More government support needed to combat homelessness

By Minju Park, Columnist

On any given day, Americans walk past individuals on the sidewalk holding cardboard signs written in black marker. They crouch with tin cans or cupped hands, waiting for passersby to drop their spare change left over from buying a macchiato at the Starbucks down the street.

Americans are exposed to homelessness on a daily basis, and are aware of the lack of government efforts to aid the homeless back into a stable situation.

According to a Gallup poll in 2007, about 58 percent of the public believed that the U.S. is doing a “poor job” addressing homelessness. According to the U.S. Department of Housing and Urban Development, on a single night in January 2016, there were 549,928 homeless individuals in the U.S. In Illinois, there were 11,590, and 188 in Champaign County alone.

These numbers clearly indicate the severity and ongoing prominence of homelessness in our community, yet little is being done by the federal government to combat it. This lack of federal support is not only indicated by public opinion polls, but in the records of federal funding to departments that oversee shelters and other federal government-run programs.

The Trump administration proposed a 2018 budget plan to implement a 14 percent cut to the Department of Housing and Urban Development, which would be about a $6 billion reduction. These cuts in funding are speculated to be shifted to the Department of Defense’s increased spending.

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    The funding for the Department of Housing and Urban Development provides grants that are used to support shelters and create affordable housing. Not only will this suffer, but the funding cuts will also eliminate support for federal homelessness programs such as the Community Development Block Grant program, HOME Investment Partnerships program, Choice Neighborhoods and Self-help Homeownership Opportunity program, among others.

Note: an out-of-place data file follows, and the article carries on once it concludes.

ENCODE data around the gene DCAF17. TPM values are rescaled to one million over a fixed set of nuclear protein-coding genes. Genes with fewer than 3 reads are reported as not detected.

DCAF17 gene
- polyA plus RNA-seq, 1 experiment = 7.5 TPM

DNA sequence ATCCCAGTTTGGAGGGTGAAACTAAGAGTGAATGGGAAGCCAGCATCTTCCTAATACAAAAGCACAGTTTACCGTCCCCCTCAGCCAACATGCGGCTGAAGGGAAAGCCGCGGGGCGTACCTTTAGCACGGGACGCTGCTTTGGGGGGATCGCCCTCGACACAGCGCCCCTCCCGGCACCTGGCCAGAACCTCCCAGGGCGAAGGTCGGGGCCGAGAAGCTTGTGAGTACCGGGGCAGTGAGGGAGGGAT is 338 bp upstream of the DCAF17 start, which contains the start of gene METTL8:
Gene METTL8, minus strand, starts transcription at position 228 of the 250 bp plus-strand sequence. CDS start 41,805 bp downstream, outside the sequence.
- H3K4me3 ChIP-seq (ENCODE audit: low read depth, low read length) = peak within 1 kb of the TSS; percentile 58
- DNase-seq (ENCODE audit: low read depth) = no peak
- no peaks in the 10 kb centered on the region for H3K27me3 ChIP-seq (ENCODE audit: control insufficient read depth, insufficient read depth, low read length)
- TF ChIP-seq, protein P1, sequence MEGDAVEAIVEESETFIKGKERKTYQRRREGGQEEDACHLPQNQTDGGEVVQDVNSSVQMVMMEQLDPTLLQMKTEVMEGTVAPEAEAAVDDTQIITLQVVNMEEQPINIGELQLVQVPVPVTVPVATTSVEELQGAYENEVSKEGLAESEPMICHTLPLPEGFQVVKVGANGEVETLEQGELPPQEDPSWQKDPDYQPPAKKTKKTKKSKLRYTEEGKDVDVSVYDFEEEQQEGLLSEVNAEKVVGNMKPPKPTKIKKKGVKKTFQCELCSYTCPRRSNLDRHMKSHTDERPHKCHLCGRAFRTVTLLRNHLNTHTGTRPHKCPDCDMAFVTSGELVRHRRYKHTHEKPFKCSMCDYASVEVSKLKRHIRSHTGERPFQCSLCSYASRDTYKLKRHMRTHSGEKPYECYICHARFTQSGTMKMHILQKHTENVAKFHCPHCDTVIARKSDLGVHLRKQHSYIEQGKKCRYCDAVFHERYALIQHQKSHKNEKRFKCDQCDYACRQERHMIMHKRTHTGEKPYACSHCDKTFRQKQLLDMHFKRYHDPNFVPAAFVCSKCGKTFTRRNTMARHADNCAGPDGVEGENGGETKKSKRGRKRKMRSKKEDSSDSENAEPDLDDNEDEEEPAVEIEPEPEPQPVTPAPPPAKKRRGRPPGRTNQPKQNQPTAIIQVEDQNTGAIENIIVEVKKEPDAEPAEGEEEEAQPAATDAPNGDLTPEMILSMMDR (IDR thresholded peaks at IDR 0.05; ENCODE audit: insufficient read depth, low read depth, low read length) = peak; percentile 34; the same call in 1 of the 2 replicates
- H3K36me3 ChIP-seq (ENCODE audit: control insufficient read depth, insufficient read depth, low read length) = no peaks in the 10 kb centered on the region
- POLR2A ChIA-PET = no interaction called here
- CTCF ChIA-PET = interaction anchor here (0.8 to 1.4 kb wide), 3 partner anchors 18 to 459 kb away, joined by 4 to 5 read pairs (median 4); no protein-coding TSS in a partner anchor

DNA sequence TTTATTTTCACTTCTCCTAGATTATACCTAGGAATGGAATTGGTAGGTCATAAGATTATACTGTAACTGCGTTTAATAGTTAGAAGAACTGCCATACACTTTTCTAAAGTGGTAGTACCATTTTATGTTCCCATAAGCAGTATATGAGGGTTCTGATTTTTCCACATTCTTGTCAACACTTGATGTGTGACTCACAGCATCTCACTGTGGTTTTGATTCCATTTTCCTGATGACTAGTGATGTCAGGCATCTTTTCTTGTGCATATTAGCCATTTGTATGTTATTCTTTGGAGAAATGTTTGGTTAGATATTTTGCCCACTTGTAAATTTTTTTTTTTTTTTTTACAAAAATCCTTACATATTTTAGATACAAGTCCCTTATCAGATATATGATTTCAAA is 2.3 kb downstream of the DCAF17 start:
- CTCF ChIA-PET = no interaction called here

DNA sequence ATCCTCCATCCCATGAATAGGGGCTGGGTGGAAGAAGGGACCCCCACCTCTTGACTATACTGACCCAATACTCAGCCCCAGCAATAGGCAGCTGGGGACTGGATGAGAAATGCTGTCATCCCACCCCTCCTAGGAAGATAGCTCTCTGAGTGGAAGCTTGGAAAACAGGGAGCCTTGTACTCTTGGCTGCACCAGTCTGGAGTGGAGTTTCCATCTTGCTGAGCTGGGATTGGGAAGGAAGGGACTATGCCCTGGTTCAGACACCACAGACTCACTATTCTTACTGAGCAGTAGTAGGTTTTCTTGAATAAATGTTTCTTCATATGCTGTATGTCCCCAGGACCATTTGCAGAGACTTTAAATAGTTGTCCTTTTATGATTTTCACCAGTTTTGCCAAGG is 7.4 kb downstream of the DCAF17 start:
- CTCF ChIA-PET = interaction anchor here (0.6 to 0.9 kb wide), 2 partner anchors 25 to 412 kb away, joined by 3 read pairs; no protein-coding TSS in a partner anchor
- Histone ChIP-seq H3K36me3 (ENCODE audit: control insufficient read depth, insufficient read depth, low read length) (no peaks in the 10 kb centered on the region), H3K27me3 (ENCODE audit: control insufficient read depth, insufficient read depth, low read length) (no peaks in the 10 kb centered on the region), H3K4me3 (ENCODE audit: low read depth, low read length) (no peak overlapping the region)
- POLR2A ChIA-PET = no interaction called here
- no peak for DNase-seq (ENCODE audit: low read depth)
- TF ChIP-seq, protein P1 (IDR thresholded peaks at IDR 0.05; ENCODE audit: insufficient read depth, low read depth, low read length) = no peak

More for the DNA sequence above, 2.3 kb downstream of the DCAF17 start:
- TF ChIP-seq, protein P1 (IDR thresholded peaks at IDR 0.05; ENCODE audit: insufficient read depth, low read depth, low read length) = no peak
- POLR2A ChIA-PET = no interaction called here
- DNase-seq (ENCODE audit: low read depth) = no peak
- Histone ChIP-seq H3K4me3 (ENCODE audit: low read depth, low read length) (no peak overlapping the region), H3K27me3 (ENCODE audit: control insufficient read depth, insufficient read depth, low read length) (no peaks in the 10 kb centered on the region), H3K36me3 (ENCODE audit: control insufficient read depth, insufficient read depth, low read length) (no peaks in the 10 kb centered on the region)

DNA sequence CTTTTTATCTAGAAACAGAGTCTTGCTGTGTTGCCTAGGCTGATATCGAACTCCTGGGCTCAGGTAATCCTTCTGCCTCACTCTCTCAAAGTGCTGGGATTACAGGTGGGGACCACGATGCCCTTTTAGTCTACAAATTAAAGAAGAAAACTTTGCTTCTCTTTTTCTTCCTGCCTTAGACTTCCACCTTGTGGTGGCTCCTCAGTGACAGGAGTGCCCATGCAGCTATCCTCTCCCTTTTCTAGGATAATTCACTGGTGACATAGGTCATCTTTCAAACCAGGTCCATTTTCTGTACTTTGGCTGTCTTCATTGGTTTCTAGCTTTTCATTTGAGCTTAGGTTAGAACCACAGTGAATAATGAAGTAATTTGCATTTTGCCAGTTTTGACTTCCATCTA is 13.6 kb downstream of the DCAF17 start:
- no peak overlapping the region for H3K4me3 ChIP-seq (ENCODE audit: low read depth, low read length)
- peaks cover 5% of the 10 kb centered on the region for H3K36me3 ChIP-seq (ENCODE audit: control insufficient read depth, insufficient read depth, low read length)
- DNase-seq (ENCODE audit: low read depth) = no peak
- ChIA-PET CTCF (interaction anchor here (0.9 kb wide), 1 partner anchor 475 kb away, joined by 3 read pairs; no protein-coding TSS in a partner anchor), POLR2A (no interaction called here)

It isn’t difficult to see why the public opinion on federal government initiatives to curb homelessness has been so unfavorable. For this reason, many Americans have been looking to private organizations to combat the homelessness issue in our nation.

    According to a report by the Pew Research Center in 2009, about 52 percent of its respondents said religious groups do the best job at feeding the homeless, compared to government organizations.

    The successful results of private program efforts to combat homelessness in the Champaign community are clearly seen through organizations such as Restoration Urban Ministries.

    Restoration, a temporary housing unit, also provides classes on a wide scope of topics including parenting, job hunting and budgeting. Restoration is funded mostly by private donors and also collects a small fee from working residents to live at the unit. Restoration boasts a surprising 65 to 75 percent success rate, having residents move out after their program and be able to find jobs and housing.

    These private organizations are able to find this success in combating homelessness as compared to the efforts of the federal government, since many of the organizations are nonprofit. This means they are entirely committed to serving the homeless individuals, and are less prone to succumbing to the influences of lobbying that may change how much funding is dedicated to a project.

    Many of these private organizations combating homelessness are religious, which may also contribute to their high success rates. For some, finding faith may bring them a sense of focus and direction in their lives, allowing them to more effectively create an organized plan and end goal.

    Because of this, private organizations are clearly more effective in taking on the issue of homelessness in our country, but more support from the federal government is needed in order to continue to get Americans off the streets and into safe homes.

    Minju is a sophomore in Media.

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